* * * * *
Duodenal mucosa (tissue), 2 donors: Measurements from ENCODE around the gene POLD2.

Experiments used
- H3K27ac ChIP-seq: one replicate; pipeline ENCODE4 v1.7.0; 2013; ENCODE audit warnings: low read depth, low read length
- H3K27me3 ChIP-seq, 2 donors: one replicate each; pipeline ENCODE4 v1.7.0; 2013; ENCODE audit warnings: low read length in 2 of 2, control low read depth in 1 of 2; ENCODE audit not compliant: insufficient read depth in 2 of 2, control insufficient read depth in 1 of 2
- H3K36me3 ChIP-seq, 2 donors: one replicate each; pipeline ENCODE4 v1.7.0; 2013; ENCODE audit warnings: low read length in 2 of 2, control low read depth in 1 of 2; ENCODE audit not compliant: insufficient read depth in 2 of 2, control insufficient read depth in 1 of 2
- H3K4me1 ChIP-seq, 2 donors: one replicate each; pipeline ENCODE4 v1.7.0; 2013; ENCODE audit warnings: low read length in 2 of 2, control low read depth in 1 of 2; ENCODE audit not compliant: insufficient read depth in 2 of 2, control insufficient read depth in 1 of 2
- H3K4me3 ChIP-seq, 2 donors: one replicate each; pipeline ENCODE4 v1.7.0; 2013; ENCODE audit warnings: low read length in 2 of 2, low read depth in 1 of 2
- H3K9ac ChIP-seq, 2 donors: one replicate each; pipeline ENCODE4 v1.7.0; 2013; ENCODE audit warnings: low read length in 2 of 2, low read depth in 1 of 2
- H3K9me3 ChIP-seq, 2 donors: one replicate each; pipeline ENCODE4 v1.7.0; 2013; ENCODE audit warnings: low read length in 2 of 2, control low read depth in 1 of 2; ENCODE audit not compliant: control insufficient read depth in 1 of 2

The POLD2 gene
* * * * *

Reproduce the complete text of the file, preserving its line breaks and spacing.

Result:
Duodenal mucosa (tissue), 2 donors: Measurements from ENCODE around the gene POLD2.

Experiments used
- H3K27ac ChIP-seq: one replicate; pipeline ENCODE4 v1.7.0; 2013; ENCODE audit warnings: low read depth, low read length
- H3K27me3 ChIP-seq, 2 donors: one replicate each; pipeline ENCODE4 v1.7.0; 2013; ENCODE audit warnings: low read length in 2 of 2, control low read depth in 1 of 2; ENCODE audit not compliant: insufficient read depth in 2 of 2, control insufficient read depth in 1 of 2
- H3K36me3 ChIP-seq, 2 donors: one replicate each; pipeline ENCODE4 v1.7.0; 2013; ENCODE audit warnings: low read length in 2 of 2, control low read depth in 1 of 2; ENCODE audit not compliant: insufficient read depth in 2 of 2, control insufficient read depth in 1 of 2
- H3K4me1 ChIP-seq, 2 donors: one replicate each; pipeline ENCODE4 v1.7.0; 2013; ENCODE audit warnings: low read length in 2 of 2, control low read depth in 1 of 2; ENCODE audit not compliant: insufficient read depth in 2 of 2, control insufficient read depth in 1 of 2
- H3K4me3 ChIP-seq, 2 donors: one replicate each; pipeline ENCODE4 v1.7.0; 2013; ENCODE audit warnings: low read length in 2 of 2, low read depth in 1 of 2
- H3K9ac ChIP-seq, 2 donors: one replicate each; pipeline ENCODE4 v1.7.0; 2013; ENCODE audit warnings: low read length in 2 of 2, low read depth in 1 of 2
- H3K9me3 ChIP-seq, 2 donors: one replicate each; pipeline ENCODE4 v1.7.0; 2013; ENCODE audit warnings: low read length in 2 of 2, control low read depth in 1 of 2; ENCODE audit not compliant: control insufficient read depth in 1 of 2

The POLD2 gene